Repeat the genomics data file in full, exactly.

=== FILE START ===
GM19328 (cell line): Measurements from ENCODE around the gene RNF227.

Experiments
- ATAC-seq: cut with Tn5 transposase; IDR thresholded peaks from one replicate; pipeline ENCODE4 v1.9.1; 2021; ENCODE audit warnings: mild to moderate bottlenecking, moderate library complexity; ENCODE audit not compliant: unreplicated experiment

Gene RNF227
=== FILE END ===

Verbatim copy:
GM19328 (cell line): Measurements from ENCODE around the gene RNF227.

Experiments
- ATAC-seq: cut with Tn5 transposase; IDR thresholded peaks from one replicate; pipeline ENCODE4 v1.9.1; 2021; ENCODE audit warnings: mild to moderate bottlenecking, moderate library complexity; ENCODE audit not compliant: unreplicated experiment

Gene RNF227